Businessweek’s innovation guru Bruce Nussbaum offers a view on educating for innovation by comparing what he sees happening in Chinese and US education; meanwhile, over at Harvard Business Review, Rosabeth Moss Kanter argues for the advantages for innovation the accrues from serving the disadvantaged.  First, Nussbaum, reporting as he travels China for four weeks:

* Asia wants to shift its education from math and science to creativity. America wants to shifts its education from creativity to math and science. Maybe we should just exchange teachers.

* Asian universities are opening thousands of design programs and departments to promote creativity. The most popular degree in America continues to be the traditional business degree (22% of all degrees granted in the US are in business).

*  Asian governments are pouring billions of yuan, Singapore dollars, won, Taiwanese dollars and other currencies into the promotion of creativity, innovation and design in their countries. The US is still defining innovation solely as technology and pouring billions of dollars into hard science, biotech, nanotech. Not much into creativity.

Conclusion? How do you spell “road kill,” as on the way to the future.

And second, Kanter, who is wonderfully finding a nexus between service to the disadvantaged and developing skills of innovation, by taking the problems and challenges of the disadvantages as incentive to find new solutions:

When solving problems of disadvantage is at the forefront, five innovation advantages can accrue:

  • Bigger idea pool: a wider search is wider for broader ideas with bigger potential. People search more broadly, see more opportunities, and generate more ideas if they are encouraged to think about the world and not just about their function. If they look closely at society, not just as a market abstraction but as a collection of fellow humans with needs worthy of attention, they see that there is always room for improvement. “Better” is always a moving target. Having more ideas enter the innovation funnel provides more options and more improvements.
  • Greater solutions-orientation: motivation to serve customers and users. When people feel their ideas will contribute to serving society, beyond the quest for revenues and profits, there is an additional motivational boost to focus on new solutions, not just pushing more of what they already know. They care about solving the problem because it is connected with their values, and they are willing to keep working until the problem is solved, not just until they have a product to throw over the transom. They want to engage those who have the problem in defining if the solution works for them. This puts passion and heart into user-directed innovation.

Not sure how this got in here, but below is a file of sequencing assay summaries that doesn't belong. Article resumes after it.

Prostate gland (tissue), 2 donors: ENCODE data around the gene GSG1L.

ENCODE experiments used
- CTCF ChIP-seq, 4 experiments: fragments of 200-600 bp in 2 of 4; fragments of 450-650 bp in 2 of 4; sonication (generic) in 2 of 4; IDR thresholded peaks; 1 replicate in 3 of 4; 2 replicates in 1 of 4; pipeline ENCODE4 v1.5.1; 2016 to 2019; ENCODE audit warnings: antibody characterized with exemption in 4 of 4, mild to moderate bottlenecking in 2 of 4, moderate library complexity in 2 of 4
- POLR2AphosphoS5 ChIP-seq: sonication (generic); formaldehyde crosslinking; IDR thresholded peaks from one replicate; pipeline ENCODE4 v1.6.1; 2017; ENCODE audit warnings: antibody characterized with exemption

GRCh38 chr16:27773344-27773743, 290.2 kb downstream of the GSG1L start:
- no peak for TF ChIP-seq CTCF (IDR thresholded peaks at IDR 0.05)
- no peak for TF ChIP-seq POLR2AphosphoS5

• Open innovation: a greater willingness to draw on resources outside the organization, to work with partners, and to share ideas. Open innovation — the sharing of ideas among partners and willingness to draw on other people’s technology in the service of a higher end — relies less on pride of ownership; the important thing is getting the job done.
  • Less politics, less controversy, greater cooperation. Values and principles provide a basis for cordial internal conversation that elicits cooperation. This makes it possible for innovators to assemble the right team quickly, because others in the organization share a common goal despite the different positions they occupy. Invoking shared values can also wear down opponents and critics, surfacing the underlying interests that negotiations scholars find makes “Yes” a likely answer. Tying projects to enduring principles helps people rise above politics. Putting the good of the wide external community first helps get backing in the internal company community.
  • Faster execution: shorter communication and feedback loops. The very articulation of societal purpose as a driver of innovation helps shorten mental and organizational loops. Greater awareness on everyone’s part of their role in an end-to-end chain of impact can help bridge the gap between theory and practice. The research lab can come closer to the world of users, and those working with the wider society closer to the developers of new technology.